Neiweem specifically pointed to a veteran named Steve Baskis, who Kirk referenced in his testimony this week. Blinded while serving, he has spent the last few years as an avid climber, but has had a harder time getting though airport security in some countries than climbing a mountain. While traveling, he has experienced all sorts of inconveniences, including having his walking stick taken away.
“In some countries they think its a weapon, all because they don’t have experience and training in disability issues that we do,” Neiweem lamented, arguing that the U.S. should be at the table discussing these issues with the rest of the international community. Neiweem pointed out that there are roughly 5.5 million disabled American vets and over 3 million receiving disability compensation, “so if they travel overseas, very much impacts them.”
So far the coalition of veterans groups lobbying for ratification include some of the largest in the U.S. and the number of those who have signed on continues to grow. Among them include the Iraq and Afghanistan Veterans of America, the American Legion, the Veterans of Foreign Wars, and the Vietnam Veterans of Americans. While there is clearly some overlap, together those four groups alone have almost 4.6 million members, a huge amount of people who can possibly be mobilized in pressing the Hill. As Neiweem also pointed out to ThinkProgress, the memberships of these groups aren’t exactly all progressives or Democrats.
In the weeks ahead, these groups intend to make the most of their numbers, continuing to have visits with lawmakers to educate them about the treaty and increasing outreach to the media. Grassroots lobbying efforts will also be engaged, according to Neiweem, to help counter the many phone calls Congressional offices tend to get in opposition to legislation. Another hearing is due to take place in the coming weeks, providing more opportunity for legislators to learn even more about the treaty.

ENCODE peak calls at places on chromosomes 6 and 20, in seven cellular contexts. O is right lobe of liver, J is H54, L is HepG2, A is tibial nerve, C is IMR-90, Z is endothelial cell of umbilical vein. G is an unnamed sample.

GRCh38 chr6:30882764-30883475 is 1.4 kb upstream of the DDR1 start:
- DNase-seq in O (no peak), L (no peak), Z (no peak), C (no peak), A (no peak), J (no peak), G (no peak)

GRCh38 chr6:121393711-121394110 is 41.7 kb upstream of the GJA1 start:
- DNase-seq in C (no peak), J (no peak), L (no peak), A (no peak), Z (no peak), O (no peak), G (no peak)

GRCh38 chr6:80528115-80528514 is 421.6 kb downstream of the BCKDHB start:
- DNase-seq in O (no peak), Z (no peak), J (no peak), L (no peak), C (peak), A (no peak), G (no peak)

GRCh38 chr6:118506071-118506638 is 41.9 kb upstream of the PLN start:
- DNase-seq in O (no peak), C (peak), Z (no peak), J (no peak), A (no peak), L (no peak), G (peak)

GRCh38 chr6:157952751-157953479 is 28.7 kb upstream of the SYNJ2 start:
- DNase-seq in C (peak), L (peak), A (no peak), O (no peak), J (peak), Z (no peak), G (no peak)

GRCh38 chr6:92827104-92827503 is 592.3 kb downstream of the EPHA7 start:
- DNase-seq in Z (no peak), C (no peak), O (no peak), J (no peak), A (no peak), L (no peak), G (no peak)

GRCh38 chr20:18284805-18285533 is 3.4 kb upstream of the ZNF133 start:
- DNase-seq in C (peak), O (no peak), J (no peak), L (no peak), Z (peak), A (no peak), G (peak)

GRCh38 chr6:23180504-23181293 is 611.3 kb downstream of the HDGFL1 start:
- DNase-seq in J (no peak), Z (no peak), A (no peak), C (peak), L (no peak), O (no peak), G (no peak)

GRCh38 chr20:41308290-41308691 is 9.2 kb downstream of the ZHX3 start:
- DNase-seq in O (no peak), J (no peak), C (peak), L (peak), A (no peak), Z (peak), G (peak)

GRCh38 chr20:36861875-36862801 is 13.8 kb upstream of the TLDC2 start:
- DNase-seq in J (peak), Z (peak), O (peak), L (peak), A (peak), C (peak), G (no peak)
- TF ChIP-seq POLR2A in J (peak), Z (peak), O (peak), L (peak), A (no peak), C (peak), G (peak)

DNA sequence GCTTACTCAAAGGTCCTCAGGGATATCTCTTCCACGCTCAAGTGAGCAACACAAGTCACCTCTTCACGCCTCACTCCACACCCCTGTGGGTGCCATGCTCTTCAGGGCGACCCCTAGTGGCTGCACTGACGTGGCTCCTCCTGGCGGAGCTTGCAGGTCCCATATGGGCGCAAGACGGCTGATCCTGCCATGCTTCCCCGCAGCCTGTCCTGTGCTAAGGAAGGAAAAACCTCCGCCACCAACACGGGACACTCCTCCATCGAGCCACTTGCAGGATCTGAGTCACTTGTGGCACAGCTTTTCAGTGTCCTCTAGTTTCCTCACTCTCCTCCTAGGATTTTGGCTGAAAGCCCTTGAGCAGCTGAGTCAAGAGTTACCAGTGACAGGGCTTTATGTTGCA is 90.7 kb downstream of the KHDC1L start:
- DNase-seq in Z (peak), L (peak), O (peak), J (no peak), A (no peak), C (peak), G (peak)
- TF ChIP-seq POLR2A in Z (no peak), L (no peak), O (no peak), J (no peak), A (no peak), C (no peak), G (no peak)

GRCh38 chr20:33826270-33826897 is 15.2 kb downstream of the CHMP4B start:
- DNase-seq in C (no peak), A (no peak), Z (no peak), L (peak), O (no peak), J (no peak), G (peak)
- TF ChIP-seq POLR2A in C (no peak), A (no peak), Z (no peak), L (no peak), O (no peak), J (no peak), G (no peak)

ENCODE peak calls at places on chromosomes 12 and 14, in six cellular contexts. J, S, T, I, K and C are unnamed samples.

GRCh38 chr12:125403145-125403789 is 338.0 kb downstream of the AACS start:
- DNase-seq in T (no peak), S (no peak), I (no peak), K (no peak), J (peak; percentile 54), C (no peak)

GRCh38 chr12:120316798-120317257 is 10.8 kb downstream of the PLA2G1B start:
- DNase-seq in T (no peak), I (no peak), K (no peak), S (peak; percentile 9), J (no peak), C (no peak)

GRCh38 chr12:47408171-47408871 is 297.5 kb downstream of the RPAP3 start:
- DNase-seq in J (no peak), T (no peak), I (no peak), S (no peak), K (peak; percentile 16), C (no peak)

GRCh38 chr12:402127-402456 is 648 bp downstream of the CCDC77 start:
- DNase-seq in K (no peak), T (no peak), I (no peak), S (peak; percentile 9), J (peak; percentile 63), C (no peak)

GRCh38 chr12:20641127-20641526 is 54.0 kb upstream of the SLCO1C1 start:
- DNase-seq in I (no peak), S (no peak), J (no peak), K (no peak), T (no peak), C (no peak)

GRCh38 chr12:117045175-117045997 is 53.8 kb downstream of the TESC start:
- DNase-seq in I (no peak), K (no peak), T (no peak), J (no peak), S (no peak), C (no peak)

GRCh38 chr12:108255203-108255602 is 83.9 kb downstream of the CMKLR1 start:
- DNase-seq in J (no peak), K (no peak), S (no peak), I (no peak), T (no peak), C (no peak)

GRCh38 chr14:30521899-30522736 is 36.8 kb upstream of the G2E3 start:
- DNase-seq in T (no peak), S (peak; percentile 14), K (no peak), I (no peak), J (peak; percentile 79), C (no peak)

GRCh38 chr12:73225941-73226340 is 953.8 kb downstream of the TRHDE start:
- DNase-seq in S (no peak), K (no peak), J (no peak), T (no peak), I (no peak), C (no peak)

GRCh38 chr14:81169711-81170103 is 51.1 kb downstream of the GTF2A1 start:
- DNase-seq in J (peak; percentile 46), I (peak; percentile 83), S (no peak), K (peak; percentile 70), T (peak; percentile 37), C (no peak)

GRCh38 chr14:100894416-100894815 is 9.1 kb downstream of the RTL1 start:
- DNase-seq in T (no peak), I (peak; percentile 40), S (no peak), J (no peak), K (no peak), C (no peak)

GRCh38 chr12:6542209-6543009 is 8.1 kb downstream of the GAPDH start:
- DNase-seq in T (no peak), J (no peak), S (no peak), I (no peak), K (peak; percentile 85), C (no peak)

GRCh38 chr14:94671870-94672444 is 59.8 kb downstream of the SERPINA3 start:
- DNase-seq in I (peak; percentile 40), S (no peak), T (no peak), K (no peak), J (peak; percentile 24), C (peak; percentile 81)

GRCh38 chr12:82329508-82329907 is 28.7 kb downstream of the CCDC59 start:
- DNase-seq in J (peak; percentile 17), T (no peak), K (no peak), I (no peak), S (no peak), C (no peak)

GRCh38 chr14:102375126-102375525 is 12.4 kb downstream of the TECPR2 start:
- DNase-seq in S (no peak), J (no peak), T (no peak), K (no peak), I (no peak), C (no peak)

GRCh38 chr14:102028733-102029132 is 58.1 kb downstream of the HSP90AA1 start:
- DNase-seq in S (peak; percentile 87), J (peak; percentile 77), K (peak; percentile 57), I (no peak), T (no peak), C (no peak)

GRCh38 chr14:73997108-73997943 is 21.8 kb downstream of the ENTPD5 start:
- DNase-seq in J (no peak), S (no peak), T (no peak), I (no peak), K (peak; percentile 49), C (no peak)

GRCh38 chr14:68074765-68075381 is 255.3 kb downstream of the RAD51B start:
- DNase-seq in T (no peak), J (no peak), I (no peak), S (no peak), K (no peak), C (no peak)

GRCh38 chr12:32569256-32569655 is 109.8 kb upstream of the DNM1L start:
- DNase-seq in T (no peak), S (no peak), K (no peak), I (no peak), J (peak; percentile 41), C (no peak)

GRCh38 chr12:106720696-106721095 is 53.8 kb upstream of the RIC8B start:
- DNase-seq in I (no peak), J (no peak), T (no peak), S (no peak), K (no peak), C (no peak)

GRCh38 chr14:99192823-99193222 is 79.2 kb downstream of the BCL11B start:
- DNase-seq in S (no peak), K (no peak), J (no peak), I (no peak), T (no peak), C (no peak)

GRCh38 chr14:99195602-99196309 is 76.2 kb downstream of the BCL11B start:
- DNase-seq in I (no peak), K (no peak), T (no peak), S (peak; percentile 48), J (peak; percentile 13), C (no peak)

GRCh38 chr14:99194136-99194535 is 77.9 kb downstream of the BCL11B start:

Opponents to the treaty are also gearing up for a fight, something Neiweem is already preparing to counter. “You will hear opponents and the Heritage Foundation will say ‘you’re saying to vets that this treaty will help them overseas and it won’t and it’s an insult to them’,” Neiweem said. “I’m an Iraq War veteran, so I don’t want them speaking for me.”
This time around, Neiweem hopes, “as the hearings go on this year, the supporters are hoping that through more hearings and more time, people will see that the arguments that we heard last year were absolute misinformation and it’s not going to add up this time.”
Among the most vocal of naysayers during last year’s fight was former Sen. Rick Santorum (R-PA) and his Patriot Voices campaign. Santorum specifically charged that signing onto the treaty would threaten the rights of parents of children with disabilities, like himself, turning the sovereignty of the United States over to the United Nations.
Neiweem isn’t very much impressed with Santorum’s claims. “I think our nation’s military understands something about sovereignty, having defended it since 1775,” Neiweem said. “When I think about ‘Patriot Voices,’ I think about our veterans service organizations, because they’ve been actually defending this country’s sovereignty.”